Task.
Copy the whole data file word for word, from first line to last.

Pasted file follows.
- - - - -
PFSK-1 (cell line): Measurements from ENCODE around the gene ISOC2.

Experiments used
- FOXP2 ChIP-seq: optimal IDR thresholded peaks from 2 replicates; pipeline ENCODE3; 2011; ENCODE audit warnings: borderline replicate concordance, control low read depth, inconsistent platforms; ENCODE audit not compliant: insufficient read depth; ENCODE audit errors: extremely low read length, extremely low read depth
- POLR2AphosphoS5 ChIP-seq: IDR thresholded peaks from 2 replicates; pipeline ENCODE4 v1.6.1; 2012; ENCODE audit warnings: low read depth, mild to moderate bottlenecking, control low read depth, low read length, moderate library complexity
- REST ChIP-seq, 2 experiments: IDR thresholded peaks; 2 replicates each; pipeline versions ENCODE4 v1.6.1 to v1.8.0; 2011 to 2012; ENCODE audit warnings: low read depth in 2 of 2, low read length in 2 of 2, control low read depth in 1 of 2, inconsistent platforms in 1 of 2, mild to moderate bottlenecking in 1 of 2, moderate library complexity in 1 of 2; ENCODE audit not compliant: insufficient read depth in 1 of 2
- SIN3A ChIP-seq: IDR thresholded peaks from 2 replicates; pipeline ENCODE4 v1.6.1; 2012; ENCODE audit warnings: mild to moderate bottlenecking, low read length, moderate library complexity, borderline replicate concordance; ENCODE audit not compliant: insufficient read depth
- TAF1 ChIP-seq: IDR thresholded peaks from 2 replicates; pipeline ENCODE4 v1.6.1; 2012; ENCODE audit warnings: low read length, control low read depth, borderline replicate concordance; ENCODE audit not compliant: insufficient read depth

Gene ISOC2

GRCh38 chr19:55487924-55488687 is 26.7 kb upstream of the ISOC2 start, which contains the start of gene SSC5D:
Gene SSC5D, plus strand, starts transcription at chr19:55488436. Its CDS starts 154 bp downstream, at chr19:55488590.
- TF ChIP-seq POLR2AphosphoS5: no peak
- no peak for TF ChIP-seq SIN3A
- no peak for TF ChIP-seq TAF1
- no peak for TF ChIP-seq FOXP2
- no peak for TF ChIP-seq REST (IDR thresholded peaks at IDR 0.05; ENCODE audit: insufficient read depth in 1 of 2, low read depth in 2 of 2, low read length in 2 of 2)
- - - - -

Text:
PFSK-1 (cell line): Measurements from ENCODE around the gene ISOC2.

Experiments used
- FOXP2 ChIP-seq: optimal IDR thresholded peaks from 2 replicates; pipeline ENCODE3; 2011; ENCODE audit warnings: borderline replicate concordance, control low read depth, inconsistent platforms; ENCODE audit not compliant: insufficient read depth; ENCODE audit errors: extremely low read length, extremely low read depth
- POLR2AphosphoS5 ChIP-seq: IDR thresholded peaks from 2 replicates; pipeline ENCODE4 v1.6.1; 2012; ENCODE audit warnings: low read depth, mild to moderate bottlenecking, control low read depth, low read length, moderate library complexity
- REST ChIP-seq, 2 experiments: IDR thresholded peaks; 2 replicates each; pipeline versions ENCODE4 v1.6.1 to v1.8.0; 2011 to 2012; ENCODE audit warnings: low read depth in 2 of 2, low read length in 2 of 2, control low read depth in 1 of 2, inconsistent platforms in 1 of 2, mild to moderate bottlenecking in 1 of 2, moderate library complexity in 1 of 2; ENCODE audit not compliant: insufficient read depth in 1 of 2
- SIN3A ChIP-seq: IDR thresholded peaks from 2 replicates; pipeline ENCODE4 v1.6.1; 2012; ENCODE audit warnings: mild to moderate bottlenecking, low read length, moderate library complexity, borderline replicate concordance; ENCODE audit not compliant: insufficient read depth
- TAF1 ChIP-seq: IDR thresholded peaks from 2 replicates; pipeline ENCODE4 v1.6.1; 2012; ENCODE audit warnings: low read length, control low read depth, borderline replicate concordance; ENCODE audit not compliant: insufficient read depth

Gene ISOC2

GRCh38 chr19:55487924-55488687 is 26.7 kb upstream of the ISOC2 start, which contains the start of gene SSC5D:
Gene SSC5D, plus strand, starts transcription at chr19:55488436. Its CDS starts 154 bp downstream, at chr19:55488590.
- TF ChIP-seq POLR2AphosphoS5: no peak
- no peak for TF ChIP-seq SIN3A
- no peak for TF ChIP-seq TAF1
- no peak for TF ChIP-seq FOXP2
- no peak for TF ChIP-seq REST (IDR thresholded peaks at IDR 0.05; ENCODE audit: insufficient read depth in 1 of 2, low read depth in 2 of 2, low read length in 2 of 2)